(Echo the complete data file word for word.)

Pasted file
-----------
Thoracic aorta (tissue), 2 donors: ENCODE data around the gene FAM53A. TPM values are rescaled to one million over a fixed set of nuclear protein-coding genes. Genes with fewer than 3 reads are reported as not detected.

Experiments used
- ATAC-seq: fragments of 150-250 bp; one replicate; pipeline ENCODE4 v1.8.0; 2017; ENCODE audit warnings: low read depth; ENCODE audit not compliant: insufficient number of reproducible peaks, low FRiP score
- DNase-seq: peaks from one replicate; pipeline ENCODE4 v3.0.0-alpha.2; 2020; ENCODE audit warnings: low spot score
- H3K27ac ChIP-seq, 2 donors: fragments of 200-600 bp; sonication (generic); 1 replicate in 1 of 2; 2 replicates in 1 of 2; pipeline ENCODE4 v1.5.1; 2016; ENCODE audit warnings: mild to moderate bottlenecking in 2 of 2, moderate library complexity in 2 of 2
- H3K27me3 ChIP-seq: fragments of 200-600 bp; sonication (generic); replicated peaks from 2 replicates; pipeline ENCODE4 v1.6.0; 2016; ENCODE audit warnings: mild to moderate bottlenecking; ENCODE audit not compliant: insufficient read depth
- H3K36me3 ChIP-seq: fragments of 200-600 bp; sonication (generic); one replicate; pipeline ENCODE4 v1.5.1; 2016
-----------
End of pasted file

Thoracic aorta (tissue), 2 donors: ENCODE data around the gene FAM53A. TPM values are rescaled to one million over a fixed set of nuclear protein-coding genes. Genes with fewer than 3 reads are reported as not detected.

Experiments used
- ATAC-seq: fragments of 150-250 bp; one replicate; pipeline ENCODE4 v1.8.0; 2017; ENCODE audit warnings: low read depth; ENCODE audit not compliant: insufficient number of reproducible peaks, low FRiP score
- DNase-seq: peaks from one replicate; pipeline ENCODE4 v3.0.0-alpha.2; 2020; ENCODE audit warnings: low spot score
- H3K27ac ChIP-seq, 2 donors: fragments of 200-600 bp; sonication (generic); 1 replicate in 1 of 2; 2 replicates in 1 of 2; pipeline ENCODE4 v1.5.1; 2016; ENCODE audit warnings: mild to moderate bottlenecking in 2 of 2, moderate library complexity in 2 of 2
- H3K27me3 ChIP-seq: fragments of 200-600 bp; sonication (generic); replicated peaks from 2 replicates; pipeline ENCODE4 v1.6.0; 2016; ENCODE audit warnings: mild to moderate bottlenecking; ENCODE audit not compliant: insufficient read depth
- H3K36me3 ChIP-seq: fragments of 200-600 bp; sonication (generic); one replicate; pipeline ENCODE4 v1.5.1; 2016